JV North Chairman Nigel Wilson explains the sector should not lose sight of the core rented model.
After months of conjecture, we will know more about our futures on November 25 when the Comprehensive Spending Review is delivered along with the Autumn Statement.
Rumsfeldian unknowns and known unknowns aside, what we do know is that there is a new direction of travel for the sector.
We also know the sector needs to do more with less, achieve even greater value for money and be more financially independent, especially regarding development.
Significantly, we know the country still needs an affordable rented housing offer and by default that requires a subsidy.
While the focus is currently moving towards ownership tenure in general, we should not lose sight of the core, rented model.
It will continue to play a fundamental role especially given home ownership will remain out of the reach of so many and looks like it will for the foreseeable future.
Government’s announcement of five more years of austerity and the expected (and inevitable) interest rate rises will have an impact on how many will become homeowners.
It is worth bearing in mind that just a few years ago landlords in certain parts of the country could not make home building work under the Affordable Rent model.
Those who have made a success of it such as the JV North consortium have done so because geographically it is favourable and there has been an overwhelming appetite to deliver.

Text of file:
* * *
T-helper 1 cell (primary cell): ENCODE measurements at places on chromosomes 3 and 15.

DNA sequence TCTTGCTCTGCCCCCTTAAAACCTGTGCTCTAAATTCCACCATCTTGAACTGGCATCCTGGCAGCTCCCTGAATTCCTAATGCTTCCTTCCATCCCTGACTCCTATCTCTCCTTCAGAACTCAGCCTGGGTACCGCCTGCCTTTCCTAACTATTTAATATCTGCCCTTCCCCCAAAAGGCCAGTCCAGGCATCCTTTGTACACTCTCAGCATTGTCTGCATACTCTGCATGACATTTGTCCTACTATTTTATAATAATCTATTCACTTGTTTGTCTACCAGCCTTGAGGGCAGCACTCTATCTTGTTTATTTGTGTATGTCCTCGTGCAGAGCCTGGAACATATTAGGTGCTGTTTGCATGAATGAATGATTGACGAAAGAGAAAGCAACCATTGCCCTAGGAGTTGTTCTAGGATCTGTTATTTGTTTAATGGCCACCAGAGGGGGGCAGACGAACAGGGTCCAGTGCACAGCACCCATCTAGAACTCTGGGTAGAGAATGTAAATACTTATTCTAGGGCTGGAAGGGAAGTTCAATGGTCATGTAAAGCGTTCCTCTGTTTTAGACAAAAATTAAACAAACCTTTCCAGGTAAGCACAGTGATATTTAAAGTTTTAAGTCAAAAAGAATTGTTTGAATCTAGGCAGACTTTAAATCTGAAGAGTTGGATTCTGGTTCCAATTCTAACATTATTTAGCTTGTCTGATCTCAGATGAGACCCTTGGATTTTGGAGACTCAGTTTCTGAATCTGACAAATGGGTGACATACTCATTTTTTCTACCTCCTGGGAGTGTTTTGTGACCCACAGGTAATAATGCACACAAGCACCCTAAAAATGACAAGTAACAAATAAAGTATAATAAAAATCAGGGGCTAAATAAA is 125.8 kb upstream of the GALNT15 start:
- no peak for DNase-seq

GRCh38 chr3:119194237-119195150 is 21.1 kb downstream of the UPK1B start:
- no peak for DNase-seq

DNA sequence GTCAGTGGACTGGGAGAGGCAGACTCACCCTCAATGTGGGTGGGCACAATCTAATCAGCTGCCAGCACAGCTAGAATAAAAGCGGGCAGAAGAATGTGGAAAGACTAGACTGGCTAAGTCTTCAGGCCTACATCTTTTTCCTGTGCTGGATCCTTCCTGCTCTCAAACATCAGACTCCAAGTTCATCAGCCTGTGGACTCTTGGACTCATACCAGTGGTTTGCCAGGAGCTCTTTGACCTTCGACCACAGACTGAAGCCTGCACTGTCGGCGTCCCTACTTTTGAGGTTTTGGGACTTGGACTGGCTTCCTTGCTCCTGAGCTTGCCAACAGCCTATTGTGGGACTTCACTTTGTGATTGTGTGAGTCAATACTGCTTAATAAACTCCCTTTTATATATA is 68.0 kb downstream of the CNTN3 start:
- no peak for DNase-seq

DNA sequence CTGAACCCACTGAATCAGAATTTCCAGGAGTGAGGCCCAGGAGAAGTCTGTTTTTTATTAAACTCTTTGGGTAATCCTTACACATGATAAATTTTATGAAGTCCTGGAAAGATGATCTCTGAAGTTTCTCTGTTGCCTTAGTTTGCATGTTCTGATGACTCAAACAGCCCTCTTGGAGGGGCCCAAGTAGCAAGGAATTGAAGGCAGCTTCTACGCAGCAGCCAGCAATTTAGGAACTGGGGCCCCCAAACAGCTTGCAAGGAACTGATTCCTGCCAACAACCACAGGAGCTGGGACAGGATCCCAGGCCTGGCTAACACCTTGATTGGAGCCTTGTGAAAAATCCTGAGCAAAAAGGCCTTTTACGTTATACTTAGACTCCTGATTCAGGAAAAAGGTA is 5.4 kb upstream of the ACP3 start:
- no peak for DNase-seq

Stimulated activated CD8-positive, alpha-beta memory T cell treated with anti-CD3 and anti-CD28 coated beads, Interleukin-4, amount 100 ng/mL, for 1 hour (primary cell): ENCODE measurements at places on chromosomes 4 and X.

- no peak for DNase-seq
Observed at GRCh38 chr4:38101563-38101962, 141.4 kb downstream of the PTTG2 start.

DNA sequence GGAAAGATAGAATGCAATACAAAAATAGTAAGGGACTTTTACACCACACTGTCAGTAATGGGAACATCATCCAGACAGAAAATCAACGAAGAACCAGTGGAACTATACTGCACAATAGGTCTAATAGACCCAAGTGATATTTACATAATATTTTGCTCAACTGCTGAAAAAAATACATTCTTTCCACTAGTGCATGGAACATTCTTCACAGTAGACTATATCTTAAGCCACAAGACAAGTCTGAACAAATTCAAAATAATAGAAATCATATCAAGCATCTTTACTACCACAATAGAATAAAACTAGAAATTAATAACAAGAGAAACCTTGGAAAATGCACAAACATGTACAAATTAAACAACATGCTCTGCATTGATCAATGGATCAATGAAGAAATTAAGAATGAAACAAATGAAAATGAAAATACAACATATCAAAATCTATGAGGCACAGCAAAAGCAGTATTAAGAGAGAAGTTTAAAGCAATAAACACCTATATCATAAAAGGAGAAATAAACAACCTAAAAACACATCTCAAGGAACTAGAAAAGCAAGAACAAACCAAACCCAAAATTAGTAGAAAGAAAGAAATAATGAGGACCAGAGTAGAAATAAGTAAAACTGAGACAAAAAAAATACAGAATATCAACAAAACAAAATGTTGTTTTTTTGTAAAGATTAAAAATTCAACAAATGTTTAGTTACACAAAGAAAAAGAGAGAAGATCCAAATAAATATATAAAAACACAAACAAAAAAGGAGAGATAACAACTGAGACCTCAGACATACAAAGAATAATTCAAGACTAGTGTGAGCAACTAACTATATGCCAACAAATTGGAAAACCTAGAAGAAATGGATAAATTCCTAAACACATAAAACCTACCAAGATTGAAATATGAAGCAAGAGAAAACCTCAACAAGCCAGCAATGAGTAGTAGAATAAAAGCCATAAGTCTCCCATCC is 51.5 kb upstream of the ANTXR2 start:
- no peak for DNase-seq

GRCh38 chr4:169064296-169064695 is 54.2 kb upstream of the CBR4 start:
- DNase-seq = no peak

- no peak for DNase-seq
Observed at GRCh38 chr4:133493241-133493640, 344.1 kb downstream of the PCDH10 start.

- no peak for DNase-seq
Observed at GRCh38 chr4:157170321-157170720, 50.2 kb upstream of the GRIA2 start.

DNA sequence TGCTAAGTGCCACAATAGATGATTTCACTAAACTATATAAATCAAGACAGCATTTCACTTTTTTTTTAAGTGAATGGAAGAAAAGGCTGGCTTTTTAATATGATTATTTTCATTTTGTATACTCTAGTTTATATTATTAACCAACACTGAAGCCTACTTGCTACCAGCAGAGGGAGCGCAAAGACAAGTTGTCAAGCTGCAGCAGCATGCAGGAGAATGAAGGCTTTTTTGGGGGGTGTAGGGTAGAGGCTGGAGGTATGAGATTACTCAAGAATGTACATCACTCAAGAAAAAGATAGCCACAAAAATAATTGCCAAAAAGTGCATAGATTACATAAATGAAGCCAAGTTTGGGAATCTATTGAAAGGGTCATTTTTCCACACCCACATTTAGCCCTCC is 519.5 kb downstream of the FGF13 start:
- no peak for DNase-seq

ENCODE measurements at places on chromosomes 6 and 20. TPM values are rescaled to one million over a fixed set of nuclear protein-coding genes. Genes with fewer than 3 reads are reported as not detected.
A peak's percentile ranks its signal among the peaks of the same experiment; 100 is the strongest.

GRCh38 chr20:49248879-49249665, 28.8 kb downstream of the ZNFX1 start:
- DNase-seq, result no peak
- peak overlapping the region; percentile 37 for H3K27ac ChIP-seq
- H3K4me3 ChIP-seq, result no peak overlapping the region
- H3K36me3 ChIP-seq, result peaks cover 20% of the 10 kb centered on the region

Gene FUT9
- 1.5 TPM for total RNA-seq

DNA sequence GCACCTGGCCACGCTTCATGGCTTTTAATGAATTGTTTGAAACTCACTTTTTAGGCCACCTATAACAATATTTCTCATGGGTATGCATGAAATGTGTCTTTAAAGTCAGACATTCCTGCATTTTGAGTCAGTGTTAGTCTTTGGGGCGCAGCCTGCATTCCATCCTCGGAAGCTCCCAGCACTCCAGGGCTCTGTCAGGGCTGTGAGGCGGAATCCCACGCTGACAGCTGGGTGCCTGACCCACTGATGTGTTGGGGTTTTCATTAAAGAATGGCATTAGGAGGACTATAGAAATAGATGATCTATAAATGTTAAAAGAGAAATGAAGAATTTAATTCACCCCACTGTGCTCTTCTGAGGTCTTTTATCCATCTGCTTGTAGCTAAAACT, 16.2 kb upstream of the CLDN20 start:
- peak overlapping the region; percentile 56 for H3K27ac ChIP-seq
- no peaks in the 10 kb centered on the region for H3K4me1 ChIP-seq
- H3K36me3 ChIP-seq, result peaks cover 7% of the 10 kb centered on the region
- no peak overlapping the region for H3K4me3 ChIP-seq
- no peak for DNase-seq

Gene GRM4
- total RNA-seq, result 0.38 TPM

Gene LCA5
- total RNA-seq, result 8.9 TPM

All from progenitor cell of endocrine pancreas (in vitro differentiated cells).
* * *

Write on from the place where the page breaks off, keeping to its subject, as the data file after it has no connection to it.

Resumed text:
In JV North’s experience, the HCA has done an excellent job but too often they are unnecessarily restricted trying to apply a national programme policy to regional variances.
What works well in Kent is not always conducive in Merseyside.
As a result, it does not necessarily deliver best value for money.
The recent progress in Manchester where the HCA employs staff to administer investment across the North West using local knowledge, insight and informed judgement has delivered far greater results.
Aforementioned government changes, initiatives and concepts leaves the consortium (and others like it) well placed given their strengths.
The broad spectrum of housing providers have taken individual business decisions over the years to suit their needs, many of which revolve around differing levels of exposure in areas such as sale and private rent.
Members have always been prepared to share skills and experiences and highlight areas of learning – something we know the sector will need to do more than ever before after November.